On January 5, 2021, the First Department issued a decision in Bauhouse Group I, Inc. v. Kalikow, 2021 NY Slip Op. 00001, holding that res judicata barred a plaintiff from relitigating previously-litigated claims, explaining:
The second order is subject to dismissal for many of the same reasons as the first order. Most fundamentally, however, the court there properly applied the doctrine of res judicata to preclude plaintiffs from re-litigating the same exact claims in the second action that were raised and dismissed, with prejudice, in the first action. The doctrine of res judicata dictates that once a claim is brought to a final conclusion, all other claims arising out of the same transaction or series of transactions are barred, even if based upon different theories or if seeking a different remedy. The requirements of res judicata are plainly met here. The first action — which involved the exact same parties, transactions, and claims — was brought to a final conclusion by the first order, wherein the complaint was dismissed with prejudice. It is indisputable that plaintiffs’ claims in the second action arise out of the same facts and are, in fact, identical to those alleged in the first action. Considering the allegations of the bankruptcy proceeding, the second action was in fact plaintiffs’ third attempt to recover based upon the same set of facts arising from the same transaction.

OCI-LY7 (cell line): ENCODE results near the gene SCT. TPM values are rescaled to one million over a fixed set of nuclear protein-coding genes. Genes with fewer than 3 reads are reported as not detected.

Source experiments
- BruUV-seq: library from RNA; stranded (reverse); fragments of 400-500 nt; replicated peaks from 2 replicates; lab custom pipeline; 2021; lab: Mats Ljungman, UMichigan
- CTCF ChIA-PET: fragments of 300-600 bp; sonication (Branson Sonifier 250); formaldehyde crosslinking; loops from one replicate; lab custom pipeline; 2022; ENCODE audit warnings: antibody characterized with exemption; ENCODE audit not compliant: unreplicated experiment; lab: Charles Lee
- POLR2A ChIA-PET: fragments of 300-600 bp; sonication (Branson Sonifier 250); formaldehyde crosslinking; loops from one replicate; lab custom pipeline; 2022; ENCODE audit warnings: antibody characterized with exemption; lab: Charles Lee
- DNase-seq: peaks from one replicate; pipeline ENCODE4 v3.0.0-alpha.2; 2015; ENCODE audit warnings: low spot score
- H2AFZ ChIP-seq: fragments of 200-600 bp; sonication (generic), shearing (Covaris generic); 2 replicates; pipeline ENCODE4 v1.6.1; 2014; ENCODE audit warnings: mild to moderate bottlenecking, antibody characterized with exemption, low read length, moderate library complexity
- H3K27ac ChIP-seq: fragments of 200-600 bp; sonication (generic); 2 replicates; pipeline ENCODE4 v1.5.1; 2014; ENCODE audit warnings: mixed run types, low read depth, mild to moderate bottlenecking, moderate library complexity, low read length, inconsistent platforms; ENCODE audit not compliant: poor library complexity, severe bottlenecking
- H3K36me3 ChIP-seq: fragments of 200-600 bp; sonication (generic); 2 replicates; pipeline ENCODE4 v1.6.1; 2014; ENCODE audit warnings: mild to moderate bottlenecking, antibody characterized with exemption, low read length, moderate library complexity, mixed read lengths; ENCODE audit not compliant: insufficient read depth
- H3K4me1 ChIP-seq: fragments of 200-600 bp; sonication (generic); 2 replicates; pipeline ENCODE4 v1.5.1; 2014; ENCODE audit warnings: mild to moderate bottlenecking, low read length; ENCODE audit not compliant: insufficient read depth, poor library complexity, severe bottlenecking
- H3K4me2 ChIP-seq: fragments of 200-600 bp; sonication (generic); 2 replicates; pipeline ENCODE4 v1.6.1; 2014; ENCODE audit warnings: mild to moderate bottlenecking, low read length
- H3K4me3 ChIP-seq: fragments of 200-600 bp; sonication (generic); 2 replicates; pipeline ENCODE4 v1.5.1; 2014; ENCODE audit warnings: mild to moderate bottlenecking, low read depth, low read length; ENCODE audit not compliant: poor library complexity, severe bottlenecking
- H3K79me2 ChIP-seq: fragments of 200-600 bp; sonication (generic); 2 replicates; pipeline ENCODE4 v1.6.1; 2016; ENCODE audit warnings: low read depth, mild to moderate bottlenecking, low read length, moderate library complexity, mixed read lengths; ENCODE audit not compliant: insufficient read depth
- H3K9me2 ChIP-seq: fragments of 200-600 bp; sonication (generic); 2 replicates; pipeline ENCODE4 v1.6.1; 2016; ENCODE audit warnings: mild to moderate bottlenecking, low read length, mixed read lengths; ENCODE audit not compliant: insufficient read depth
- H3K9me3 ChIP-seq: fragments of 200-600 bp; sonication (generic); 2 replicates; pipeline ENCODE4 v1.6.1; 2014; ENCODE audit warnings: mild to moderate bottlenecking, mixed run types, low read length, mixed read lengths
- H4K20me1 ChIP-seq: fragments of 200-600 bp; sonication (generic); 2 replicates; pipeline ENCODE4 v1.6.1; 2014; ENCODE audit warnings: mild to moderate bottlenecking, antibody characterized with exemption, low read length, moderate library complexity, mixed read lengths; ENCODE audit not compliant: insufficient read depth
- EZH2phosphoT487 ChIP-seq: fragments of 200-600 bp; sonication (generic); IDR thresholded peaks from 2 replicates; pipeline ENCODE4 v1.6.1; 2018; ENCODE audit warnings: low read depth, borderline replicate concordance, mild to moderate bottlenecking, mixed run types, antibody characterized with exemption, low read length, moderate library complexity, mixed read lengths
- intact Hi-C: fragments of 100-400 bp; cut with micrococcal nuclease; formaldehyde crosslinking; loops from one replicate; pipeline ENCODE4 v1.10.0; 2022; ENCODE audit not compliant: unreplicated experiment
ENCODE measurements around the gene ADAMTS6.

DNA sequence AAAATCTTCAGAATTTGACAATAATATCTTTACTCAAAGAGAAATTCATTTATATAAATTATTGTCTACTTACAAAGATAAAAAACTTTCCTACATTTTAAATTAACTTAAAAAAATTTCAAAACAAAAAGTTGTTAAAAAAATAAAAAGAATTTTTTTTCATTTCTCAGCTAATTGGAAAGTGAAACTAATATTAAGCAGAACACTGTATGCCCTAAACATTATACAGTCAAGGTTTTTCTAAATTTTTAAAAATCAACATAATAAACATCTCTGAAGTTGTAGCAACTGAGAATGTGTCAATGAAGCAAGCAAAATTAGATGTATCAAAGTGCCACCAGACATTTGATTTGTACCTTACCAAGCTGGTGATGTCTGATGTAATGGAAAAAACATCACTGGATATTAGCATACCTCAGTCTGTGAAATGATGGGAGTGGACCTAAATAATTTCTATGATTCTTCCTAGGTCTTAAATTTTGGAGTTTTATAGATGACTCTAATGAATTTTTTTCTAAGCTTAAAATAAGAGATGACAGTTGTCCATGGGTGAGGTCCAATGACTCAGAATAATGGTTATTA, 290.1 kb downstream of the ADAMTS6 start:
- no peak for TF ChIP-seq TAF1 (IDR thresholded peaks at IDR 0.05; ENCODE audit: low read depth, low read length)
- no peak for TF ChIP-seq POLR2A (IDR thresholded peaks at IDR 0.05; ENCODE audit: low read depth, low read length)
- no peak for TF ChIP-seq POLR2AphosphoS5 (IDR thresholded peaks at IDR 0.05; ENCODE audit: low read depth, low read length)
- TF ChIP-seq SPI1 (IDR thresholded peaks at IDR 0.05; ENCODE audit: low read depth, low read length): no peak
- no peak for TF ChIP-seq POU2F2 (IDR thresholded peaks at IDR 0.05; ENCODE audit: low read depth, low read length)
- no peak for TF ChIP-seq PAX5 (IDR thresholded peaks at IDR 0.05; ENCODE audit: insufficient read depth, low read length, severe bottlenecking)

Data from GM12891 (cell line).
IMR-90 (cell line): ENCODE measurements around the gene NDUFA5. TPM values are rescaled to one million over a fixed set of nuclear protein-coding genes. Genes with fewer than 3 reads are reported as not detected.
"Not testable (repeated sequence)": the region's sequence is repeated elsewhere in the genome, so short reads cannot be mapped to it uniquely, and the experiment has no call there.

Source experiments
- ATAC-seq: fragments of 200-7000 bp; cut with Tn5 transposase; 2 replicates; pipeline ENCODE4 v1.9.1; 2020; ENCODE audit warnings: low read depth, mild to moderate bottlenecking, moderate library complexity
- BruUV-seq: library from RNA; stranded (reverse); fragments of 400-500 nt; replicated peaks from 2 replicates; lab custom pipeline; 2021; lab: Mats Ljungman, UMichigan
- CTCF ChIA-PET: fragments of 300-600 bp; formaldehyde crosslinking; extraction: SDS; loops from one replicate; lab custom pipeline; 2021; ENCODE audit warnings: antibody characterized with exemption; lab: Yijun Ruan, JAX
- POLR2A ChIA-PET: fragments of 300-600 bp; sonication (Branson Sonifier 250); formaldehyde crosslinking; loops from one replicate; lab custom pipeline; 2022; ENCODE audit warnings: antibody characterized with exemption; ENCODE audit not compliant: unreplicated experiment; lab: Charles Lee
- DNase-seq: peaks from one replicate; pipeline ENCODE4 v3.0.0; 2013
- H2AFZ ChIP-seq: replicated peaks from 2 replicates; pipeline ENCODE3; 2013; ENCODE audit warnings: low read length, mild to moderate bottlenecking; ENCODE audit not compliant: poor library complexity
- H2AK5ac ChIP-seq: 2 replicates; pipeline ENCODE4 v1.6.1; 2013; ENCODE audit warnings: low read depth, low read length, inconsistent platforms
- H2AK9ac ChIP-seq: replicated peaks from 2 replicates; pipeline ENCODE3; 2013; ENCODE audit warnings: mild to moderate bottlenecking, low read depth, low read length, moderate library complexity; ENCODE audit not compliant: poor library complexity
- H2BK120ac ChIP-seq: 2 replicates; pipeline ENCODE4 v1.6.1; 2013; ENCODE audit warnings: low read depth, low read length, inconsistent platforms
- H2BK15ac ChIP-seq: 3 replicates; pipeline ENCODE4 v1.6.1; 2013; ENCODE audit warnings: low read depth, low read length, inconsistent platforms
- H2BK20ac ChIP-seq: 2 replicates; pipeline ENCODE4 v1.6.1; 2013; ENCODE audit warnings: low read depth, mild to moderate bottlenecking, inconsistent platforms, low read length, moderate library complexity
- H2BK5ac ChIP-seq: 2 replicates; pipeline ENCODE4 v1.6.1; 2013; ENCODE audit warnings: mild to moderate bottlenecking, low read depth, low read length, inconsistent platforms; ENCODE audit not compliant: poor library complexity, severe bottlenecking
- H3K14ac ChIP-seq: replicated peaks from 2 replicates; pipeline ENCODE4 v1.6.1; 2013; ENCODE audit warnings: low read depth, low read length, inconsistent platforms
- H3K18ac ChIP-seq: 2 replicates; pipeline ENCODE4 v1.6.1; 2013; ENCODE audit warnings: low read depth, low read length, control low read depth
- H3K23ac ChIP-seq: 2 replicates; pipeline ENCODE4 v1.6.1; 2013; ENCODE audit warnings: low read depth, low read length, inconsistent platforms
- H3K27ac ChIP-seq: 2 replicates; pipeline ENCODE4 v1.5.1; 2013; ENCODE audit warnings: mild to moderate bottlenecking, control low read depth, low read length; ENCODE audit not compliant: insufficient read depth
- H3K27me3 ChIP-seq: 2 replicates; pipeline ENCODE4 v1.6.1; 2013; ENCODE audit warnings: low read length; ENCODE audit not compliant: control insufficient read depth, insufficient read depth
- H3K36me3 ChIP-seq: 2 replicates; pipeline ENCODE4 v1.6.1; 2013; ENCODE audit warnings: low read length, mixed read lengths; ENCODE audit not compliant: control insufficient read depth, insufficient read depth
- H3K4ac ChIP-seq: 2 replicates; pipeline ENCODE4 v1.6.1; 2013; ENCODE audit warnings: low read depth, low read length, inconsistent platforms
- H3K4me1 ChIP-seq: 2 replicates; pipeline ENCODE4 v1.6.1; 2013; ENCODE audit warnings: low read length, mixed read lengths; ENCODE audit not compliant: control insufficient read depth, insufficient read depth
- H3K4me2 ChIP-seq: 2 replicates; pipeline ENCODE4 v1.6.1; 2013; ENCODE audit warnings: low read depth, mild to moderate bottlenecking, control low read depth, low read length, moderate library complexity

(Internal quotations and citations omitted).
Doctrines such as collateral estoppel, res judicata and the law of the case and entire controversy doctrines, limit a party’s ability to litigate an issue more than once. Contact Schlam Stone & Dolan partner John Lundin at email@example.com if you or a client have questions regarding whether a claim is barred by an earlier decision or action.
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